238. Simona Costanzo, IRCCS Neuromed, Pozzilli, Italy
    239. Dominique Cottel, Institut Pasteur de Lille, Lille, France
    240. Chris Cowell, University of Sydney, Sydney, Australia
    241. Cora L Craig, Canadian Fitness and Lifestyle Research Institute, Ottawa, Canada
    242. Amelia C Crampin, Malawi Epidemiology and Intervention Research Unit, Lilongwe, Malawi
    243. Ana B Crujeiras, CIBEROBN, Madrid, Spain
    244. Semánová Csilla, University of Debrecen, Debrecen, Hungary
    245. Alexandra M Cucu, University of Medicine and Pharmacy Carol Davila, Bucharest, Romania
    246. Liufu Cui, Kailuan General Hospital, Tangshan, China
    247. Felipe V Cureau, Universidade Federal do Rio Grande do Sul, Porto Alegre, Brazil
    248. Ewelina Czenczek-Lewandowska, University of Rzeszów, Rzeszów, Poland
    249. Graziella D'Arrigo, National Research Council, Reggio Calabria, Italy
    250. Eleonora d'Orsi, Federal University of Santa Catarina, Florianópolis, Brazil
    251. Liliana Dacica, Eftimie Murgu University Resita, Resita, Romania
    252. María Ángeles Dal Re Saavedra, Spanish Agency for Food Safety and Nutrition, Madrid, Spain
    253. Jean Dallongeville, Institut Pasteur de Lille, Lille, France
    254. Camilla T Damsgaard, University of Copenhagen, Copenhagen, Denmark
    255. Rachel Dankner, The Gertner Institute for Epidemiology and Health Policy Research, Ramat Gan, Israel
    256. Thomas M Dantoft, Bispebjerg and Frederiksberg Hospital, Copenhagen, Denmark
    257. Parasmani Dasgupta, Indian Statistical Institute, Kolkata, India
    258. Saeed Dastgiri, Tabriz Health Services Management Research Center, Tabriz, Islamic Republic of Iran
    259. Luc Dauchet, University of Lille, Lille, France
    260. Kairat Davletov, Al-Farabi Kazakh National University, Almaty, Kazakhstan
    261. Guy De Backer, Ghent University, Ghent, Belgium
    262. Dirk De Bacquer, Ghent University, Ghent, Belgium
    263. Giovanni de Gaetano, IRCCS Neuromed, Pozzilli, Italy
    264. Stefaan De Henauw, Ghent University, Ghent, Belgium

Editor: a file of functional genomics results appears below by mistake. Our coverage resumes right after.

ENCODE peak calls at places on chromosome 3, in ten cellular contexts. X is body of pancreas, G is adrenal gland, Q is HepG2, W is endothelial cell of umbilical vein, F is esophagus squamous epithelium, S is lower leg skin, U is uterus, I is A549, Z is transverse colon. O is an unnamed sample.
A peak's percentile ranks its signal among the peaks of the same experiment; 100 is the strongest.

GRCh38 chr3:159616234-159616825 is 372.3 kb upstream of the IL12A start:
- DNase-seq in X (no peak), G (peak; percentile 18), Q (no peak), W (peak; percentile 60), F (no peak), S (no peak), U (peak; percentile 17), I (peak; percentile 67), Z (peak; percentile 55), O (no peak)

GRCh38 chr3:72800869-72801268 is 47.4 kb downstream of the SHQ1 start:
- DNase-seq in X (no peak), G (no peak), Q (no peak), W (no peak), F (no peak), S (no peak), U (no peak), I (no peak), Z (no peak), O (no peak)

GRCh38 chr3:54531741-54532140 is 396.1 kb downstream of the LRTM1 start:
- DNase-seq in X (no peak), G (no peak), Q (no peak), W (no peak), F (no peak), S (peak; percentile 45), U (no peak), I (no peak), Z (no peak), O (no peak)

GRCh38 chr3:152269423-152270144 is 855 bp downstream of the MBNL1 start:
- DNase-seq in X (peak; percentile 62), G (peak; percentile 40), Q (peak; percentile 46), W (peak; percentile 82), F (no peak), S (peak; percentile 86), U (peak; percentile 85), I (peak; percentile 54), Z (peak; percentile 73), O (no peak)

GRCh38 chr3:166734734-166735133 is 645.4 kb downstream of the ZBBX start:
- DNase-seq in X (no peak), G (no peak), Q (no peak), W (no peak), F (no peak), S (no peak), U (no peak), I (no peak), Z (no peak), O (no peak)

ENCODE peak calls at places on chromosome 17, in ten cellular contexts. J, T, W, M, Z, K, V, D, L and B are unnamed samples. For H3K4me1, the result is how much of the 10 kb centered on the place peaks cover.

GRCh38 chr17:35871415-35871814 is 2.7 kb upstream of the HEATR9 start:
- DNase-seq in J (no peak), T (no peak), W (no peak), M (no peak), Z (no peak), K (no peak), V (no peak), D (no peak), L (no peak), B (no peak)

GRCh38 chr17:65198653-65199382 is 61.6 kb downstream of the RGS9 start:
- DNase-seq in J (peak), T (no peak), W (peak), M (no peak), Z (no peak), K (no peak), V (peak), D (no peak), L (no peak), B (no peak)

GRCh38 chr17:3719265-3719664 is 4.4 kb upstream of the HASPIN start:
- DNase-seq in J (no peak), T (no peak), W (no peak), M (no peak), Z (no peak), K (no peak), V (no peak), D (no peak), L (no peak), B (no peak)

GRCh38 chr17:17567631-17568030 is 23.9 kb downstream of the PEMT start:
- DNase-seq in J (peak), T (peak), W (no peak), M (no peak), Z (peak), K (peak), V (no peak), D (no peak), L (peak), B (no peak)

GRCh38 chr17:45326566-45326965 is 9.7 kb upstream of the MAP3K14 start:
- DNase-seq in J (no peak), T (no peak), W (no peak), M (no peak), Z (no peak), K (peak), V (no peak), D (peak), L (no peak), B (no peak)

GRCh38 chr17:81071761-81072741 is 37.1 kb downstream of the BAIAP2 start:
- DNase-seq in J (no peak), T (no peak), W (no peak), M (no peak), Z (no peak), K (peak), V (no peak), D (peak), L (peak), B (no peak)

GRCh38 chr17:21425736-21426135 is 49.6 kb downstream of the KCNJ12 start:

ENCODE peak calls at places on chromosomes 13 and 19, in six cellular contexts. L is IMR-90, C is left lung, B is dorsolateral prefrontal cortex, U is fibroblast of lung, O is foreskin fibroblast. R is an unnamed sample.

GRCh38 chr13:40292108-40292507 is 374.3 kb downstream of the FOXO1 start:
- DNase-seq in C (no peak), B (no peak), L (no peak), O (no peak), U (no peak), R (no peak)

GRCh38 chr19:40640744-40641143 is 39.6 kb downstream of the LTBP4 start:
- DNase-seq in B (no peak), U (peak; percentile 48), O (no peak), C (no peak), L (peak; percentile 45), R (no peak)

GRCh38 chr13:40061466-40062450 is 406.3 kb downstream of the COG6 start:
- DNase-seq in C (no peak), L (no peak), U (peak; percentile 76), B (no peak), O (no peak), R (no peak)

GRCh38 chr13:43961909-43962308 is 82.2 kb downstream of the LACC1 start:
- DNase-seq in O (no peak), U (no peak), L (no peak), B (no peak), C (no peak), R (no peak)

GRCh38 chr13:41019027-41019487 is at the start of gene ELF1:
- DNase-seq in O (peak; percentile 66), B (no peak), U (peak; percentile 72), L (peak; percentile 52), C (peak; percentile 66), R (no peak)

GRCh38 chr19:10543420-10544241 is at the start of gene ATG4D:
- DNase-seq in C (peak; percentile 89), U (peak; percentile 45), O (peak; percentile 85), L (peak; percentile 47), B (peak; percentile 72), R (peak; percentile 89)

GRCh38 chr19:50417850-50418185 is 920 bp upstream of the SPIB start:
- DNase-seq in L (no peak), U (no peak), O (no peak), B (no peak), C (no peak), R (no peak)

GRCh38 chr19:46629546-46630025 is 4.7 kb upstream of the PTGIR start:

265. Paula Duarte de Oliveira, Federal University of Pelotas, Pelotas, Brazil
    266. David De Ridder, Geneva University Hospitals, Geneva, Switzerland
    267. Karin De Ridder, Sciensano, Brussels, Belgium
    268. Susanne R de Rooij, University Medical Centers, Groningen, Netherlands
    269. Delphine De Smedt, Ghent University, Ghent, Belgium
    270. Mohan Deepa, Madras Diabetes Research Foundation, Chennai, India
    271. Alexander D Deev, National Research Centre for Preventive Medicine, Moscow, Russian Federation
    272. Vincent Jr DeGennaro, Innovating Health International, Port-au-Prince, Haiti
    273. Abbas Dehghan, Imperial College London, London, United Kingdom
    274. Hélène Delisle, University of Montreal, Montreal, Canada
    275. Francis Delpeuch, French National Research Institute for Sustainable Development, Montpellier, France
    276. Stefaan Demarest, Sciensano, Brussels, Belgium
    277. Elaine Dennison, University of Southampton, Southampton, United Kingdom
    278. Katarzyna Dereń, University of Rzeszów, Rzeszów, Poland
    279. Valérie Deschamps, French Public Health Agency, St Maurice, France
    280. Meghnath Dhimal, Nepal Health Research Council, Kathmandu, Nepal
    281. Augusto F Di Castelnuovo, Mediterranea Cardiocentro, Naples, Italy
    282. Juvenal Soares Dias-da-Costa, Universidade do Vale do Rio dos Sinos, São Leopoldo, Brazil
    283. María Elena Díaz-Sánchez, National Institute of Hygiene, Epidemiology and Microbiology, Havana, Cuba
    284. Alejandro Diaz, National Council of Scientific and Technical Research, Buenos Aires, Argentina
    285. Zivka Dika, University of Zagreb, Zagreb, Croatia
    286. Shirin Djalalinia, Ministry of Health and Medical Education, Tehran, Islamic Republic of Iran
    287. Visnja Djordjic, University of Novi Sad, Novi Sad, Serbia
    288. Ha TP Do, National Institute of Nutrition, Hanoi, Viet Nam
    289. Annette J Dobson, University of Queensland, Brisbane, Australia